The so-called Democratic deficit-hawks based their vote on health-care reform on whether it paid for itself or not–never questioning if spending an additional $940 billion over the next ten years was a good idea. Thus all eyes were on the Congressional Budget Office (CBO) and what its final score–i.e. what are the projected costs of health-care–would be. The CBO’s verdict: the health-care bill would actually reduce the deficit by $100 billion over the next ten years. Right.
The CBO scores spending programs by assuming current laws. For instance, when calculating economic growth and projected future revenue, it assumes nothing changes (i.e. Congress will not raise taxes or that any other spending program will be implemented). That is why Congress never permanently fixes the alternative minimum tax but instead makes yearly fixes to it. The reason is even though the CBO knows it will be fixed, they can’t put it in their assumptions. Thus revenue projections are much higher than it would be if Congress made the fix permanent. This allows Congress to put in place more spending programs and say they won’t increase the deficit. They know once a program is created it is hard to cancel it.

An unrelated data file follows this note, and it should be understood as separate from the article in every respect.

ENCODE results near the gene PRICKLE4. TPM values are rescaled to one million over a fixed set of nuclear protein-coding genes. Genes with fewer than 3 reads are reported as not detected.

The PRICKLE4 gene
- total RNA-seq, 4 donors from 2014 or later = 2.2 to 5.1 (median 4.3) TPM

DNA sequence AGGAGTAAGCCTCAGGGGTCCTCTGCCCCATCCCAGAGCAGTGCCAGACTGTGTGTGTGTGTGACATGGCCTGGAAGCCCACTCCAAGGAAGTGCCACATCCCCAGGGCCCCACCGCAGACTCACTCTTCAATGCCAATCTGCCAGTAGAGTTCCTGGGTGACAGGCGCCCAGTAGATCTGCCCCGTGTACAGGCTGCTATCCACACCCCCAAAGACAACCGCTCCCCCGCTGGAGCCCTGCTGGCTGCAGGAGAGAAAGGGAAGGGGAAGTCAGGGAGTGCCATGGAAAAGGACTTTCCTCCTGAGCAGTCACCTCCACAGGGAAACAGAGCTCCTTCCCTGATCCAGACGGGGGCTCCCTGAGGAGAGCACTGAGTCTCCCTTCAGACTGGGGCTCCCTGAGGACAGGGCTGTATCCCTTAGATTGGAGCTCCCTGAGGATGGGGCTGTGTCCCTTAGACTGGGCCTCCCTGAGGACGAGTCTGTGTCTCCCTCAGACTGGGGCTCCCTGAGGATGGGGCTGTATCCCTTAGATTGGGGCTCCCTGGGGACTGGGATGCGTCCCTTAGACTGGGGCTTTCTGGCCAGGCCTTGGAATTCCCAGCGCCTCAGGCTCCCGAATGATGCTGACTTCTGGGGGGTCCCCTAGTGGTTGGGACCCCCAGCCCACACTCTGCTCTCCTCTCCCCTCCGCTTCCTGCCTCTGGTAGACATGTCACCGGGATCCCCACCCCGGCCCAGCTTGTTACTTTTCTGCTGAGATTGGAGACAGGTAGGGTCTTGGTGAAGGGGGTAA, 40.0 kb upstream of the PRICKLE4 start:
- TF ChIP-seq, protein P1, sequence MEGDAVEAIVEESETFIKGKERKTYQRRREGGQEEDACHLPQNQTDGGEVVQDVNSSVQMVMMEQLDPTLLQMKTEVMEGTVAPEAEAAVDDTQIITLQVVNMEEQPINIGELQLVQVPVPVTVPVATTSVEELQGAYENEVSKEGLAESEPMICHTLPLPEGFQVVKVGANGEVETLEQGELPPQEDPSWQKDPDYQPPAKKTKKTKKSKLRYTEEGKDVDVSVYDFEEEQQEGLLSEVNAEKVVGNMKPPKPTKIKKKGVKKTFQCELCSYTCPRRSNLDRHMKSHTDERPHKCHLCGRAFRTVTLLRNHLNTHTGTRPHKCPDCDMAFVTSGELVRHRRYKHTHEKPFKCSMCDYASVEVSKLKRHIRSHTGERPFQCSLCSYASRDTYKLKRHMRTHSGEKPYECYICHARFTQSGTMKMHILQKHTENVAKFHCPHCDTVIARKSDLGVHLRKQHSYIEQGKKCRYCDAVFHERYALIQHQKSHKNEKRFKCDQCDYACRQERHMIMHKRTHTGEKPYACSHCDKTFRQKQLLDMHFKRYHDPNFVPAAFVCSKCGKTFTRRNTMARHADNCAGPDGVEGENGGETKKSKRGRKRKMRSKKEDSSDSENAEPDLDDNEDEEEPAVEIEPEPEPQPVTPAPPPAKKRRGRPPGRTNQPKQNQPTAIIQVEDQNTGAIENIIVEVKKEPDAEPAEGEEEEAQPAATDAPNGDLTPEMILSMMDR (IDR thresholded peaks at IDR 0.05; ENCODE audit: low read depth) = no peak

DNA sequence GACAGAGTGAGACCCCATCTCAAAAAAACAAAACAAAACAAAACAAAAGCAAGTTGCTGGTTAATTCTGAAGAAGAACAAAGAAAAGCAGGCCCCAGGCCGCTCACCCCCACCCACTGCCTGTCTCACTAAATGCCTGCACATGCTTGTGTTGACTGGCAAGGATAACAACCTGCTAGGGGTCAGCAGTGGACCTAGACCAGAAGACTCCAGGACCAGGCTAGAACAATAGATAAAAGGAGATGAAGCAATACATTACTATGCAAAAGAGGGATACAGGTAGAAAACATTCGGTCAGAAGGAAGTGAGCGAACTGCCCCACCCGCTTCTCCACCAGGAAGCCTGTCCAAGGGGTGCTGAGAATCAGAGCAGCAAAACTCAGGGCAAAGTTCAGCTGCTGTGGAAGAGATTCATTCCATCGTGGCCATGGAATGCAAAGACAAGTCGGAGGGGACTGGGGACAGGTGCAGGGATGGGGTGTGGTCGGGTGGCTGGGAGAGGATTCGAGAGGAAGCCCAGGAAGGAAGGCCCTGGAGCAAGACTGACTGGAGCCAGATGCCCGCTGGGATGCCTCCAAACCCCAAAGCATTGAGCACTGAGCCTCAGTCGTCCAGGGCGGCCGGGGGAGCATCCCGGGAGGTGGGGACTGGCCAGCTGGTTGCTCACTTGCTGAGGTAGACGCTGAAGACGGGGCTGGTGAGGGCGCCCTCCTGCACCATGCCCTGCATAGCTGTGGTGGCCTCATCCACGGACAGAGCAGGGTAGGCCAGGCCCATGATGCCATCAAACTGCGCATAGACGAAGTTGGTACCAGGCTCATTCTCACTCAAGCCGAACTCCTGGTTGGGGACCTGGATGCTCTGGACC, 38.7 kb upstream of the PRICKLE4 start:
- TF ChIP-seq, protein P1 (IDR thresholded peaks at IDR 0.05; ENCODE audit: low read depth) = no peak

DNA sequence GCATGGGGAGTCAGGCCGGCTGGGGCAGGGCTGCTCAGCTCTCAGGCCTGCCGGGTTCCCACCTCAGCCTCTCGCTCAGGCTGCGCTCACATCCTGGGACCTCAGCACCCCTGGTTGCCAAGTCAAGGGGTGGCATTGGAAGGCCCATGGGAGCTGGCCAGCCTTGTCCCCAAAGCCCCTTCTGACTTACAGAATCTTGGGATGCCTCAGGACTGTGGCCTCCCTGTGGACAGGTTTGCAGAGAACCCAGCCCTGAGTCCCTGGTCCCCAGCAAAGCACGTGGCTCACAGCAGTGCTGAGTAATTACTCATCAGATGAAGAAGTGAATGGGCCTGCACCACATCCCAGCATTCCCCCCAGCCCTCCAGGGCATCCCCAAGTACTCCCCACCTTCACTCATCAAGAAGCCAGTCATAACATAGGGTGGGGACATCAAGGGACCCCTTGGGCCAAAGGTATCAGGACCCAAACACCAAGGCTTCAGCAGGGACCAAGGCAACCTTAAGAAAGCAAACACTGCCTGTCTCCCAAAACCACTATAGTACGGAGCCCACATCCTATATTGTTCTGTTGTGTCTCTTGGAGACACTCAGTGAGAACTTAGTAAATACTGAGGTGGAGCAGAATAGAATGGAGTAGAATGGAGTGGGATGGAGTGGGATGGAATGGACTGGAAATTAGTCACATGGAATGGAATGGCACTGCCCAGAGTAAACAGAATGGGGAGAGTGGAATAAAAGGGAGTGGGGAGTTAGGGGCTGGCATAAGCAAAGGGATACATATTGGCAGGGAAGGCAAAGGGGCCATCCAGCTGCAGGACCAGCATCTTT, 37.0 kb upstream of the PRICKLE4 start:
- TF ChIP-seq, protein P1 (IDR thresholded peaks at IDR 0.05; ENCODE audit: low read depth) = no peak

As with health-care, the Democrats tailored the bill to take advantage of the CBO’s limitations so the legislation would show deficit reductions.
My suggestion for the Republicans to show how deceptive the whole health-care reform process was is to require the CBO to re-score the bill every time the Democrats put forth any new piece of legislation (e.g. cap-and-trade or the so-called medicare doc fix). This would bring to light the falsehood that the health-care bill pays for itself and it will make it easier for Republicans to demand changes without looking like they want to prevent millions of Americans from receiving medical care.